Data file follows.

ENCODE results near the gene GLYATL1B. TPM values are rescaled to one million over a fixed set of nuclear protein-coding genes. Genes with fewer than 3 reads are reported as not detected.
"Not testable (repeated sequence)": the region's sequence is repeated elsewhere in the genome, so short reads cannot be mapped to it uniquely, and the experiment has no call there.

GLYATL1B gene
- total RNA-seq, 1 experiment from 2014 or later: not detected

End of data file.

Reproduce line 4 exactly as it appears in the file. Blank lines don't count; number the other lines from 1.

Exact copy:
- total RNA-seq, 1 experiment from 2014 or later: not detected